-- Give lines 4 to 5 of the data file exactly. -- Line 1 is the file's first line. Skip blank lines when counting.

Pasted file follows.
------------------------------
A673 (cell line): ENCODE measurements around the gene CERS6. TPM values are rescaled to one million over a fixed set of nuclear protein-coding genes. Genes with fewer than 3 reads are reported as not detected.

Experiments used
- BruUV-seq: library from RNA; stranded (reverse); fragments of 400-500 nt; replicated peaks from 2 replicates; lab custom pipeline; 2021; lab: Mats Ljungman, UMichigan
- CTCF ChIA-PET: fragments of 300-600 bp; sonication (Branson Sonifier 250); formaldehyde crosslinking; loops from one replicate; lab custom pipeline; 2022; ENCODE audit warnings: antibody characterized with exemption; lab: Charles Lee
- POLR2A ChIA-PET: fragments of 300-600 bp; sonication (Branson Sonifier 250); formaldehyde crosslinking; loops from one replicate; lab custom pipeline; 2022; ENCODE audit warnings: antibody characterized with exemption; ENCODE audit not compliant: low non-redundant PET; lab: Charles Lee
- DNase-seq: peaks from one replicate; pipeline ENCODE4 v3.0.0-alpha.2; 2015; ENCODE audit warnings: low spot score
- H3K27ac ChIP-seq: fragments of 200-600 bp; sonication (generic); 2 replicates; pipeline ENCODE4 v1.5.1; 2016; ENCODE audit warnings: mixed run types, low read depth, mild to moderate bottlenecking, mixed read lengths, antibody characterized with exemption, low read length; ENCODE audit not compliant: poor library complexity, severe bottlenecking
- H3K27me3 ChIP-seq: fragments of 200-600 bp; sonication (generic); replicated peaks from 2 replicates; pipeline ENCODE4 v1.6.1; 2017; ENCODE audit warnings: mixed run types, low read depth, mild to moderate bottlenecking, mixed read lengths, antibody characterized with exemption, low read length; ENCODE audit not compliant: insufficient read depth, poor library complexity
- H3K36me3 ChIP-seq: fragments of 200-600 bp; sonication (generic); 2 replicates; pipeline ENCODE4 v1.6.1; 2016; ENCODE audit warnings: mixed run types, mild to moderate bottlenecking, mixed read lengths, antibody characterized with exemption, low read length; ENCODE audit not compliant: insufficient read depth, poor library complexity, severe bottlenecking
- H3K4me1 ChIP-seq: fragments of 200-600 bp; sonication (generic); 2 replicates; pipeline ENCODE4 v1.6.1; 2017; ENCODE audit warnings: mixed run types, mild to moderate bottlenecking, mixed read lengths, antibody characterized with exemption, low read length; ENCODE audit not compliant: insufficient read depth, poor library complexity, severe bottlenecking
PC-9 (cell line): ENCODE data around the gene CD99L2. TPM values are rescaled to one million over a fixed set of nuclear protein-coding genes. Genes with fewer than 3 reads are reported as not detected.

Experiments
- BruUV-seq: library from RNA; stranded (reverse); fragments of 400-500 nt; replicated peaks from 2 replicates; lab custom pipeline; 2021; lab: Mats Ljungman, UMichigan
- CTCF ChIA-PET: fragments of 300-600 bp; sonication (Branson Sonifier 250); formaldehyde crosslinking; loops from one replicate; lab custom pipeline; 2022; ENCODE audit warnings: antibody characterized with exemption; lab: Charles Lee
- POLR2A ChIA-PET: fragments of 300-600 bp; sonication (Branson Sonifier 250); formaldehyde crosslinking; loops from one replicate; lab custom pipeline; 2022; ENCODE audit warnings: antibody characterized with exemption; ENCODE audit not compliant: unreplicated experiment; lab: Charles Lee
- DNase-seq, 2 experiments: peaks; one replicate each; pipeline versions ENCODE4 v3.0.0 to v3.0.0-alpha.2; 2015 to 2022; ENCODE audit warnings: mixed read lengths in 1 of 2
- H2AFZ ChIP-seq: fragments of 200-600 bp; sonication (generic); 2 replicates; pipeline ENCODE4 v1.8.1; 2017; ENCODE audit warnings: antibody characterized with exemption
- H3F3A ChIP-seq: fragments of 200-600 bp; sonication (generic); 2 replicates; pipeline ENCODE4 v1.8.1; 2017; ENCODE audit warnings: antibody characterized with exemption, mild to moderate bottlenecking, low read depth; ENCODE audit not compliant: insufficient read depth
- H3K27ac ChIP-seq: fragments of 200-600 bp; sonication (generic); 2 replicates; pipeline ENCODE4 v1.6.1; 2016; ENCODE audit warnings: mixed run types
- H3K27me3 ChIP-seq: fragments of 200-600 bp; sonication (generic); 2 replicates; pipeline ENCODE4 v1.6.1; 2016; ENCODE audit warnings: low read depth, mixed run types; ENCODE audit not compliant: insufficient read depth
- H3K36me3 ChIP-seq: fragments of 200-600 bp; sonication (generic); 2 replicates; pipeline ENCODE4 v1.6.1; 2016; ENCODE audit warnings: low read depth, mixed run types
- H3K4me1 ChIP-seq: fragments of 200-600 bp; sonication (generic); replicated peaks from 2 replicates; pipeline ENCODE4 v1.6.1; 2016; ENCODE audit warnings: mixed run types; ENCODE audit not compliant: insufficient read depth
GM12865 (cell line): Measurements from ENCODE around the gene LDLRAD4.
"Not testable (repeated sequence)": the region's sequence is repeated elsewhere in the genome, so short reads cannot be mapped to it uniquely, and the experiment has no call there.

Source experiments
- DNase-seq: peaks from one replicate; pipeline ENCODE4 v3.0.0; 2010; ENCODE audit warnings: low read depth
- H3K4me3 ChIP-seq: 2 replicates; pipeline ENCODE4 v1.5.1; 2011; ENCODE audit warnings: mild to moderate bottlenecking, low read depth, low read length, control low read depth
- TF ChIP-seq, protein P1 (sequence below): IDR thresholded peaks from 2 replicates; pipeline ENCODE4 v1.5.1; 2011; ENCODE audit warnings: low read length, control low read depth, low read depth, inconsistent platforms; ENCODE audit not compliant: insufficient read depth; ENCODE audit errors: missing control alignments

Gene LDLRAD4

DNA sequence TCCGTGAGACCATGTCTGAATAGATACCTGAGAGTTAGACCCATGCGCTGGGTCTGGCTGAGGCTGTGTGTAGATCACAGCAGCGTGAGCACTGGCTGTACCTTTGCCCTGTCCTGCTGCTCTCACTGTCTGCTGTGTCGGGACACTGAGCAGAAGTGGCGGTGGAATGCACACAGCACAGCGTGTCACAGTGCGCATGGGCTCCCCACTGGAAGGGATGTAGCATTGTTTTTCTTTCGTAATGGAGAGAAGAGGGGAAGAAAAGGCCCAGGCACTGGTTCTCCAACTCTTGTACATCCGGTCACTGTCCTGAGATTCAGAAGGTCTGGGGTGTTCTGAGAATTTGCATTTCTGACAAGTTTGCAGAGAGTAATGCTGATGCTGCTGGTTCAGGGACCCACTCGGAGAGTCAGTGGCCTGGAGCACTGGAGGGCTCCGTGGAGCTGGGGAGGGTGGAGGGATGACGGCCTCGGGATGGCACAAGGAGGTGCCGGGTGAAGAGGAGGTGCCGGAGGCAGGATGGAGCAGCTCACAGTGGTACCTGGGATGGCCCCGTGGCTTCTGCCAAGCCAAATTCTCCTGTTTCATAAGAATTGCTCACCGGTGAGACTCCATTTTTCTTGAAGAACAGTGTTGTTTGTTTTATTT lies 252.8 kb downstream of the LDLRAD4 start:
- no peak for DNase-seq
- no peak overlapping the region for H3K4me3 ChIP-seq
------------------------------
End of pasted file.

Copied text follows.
- CTCF ChIA-PET: fragments of 300-600 bp; sonication (Branson Sonifier 250); formaldehyde crosslinking; loops from one replicate; lab custom pipeline; 2022; ENCODE audit warnings: antibody characterized with exemption; lab: Charles Lee
- POLR2A ChIA-PET: fragments of 300-600 bp; sonication (Branson Sonifier 250); formaldehyde crosslinking; loops from one replicate; lab custom pipeline; 2022; ENCODE audit warnings: antibody characterized with exemption; ENCODE audit not compliant: low non-redundant PET; lab: Charles Lee